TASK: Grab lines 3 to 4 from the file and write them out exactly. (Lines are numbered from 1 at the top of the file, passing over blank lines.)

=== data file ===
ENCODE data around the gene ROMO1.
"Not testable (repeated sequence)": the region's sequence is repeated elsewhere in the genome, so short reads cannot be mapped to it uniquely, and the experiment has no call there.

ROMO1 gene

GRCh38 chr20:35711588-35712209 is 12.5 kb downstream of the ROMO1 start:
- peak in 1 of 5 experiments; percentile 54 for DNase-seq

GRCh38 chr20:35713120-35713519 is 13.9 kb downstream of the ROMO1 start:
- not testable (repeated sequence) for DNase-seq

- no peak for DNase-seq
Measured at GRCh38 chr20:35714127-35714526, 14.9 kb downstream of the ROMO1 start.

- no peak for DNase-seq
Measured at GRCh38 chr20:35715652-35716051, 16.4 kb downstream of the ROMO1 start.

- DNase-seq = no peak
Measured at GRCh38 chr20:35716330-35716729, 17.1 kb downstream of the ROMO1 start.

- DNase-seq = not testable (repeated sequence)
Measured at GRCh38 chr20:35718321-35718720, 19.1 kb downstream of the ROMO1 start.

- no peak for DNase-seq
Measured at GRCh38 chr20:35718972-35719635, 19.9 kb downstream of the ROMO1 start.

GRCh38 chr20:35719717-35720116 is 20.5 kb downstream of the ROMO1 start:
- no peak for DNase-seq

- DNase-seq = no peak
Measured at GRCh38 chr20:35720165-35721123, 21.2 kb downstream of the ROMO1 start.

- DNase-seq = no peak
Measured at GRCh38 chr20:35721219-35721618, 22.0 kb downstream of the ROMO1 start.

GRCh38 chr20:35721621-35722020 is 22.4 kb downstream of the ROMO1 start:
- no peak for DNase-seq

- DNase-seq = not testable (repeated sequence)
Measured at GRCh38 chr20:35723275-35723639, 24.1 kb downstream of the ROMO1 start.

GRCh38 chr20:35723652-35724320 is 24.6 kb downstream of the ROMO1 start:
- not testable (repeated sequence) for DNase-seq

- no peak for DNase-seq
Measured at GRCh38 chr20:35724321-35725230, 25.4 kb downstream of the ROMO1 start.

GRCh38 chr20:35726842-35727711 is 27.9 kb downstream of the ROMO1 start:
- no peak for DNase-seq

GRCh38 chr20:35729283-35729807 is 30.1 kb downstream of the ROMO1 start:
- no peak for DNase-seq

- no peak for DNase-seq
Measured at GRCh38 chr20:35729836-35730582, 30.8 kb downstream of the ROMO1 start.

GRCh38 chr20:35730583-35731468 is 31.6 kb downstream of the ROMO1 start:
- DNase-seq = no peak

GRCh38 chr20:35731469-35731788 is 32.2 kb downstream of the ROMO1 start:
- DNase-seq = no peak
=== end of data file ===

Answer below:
ROMO1 gene

GRCh38 chr20:35711588-35712209 is 12.5 kb downstream of the ROMO1 start: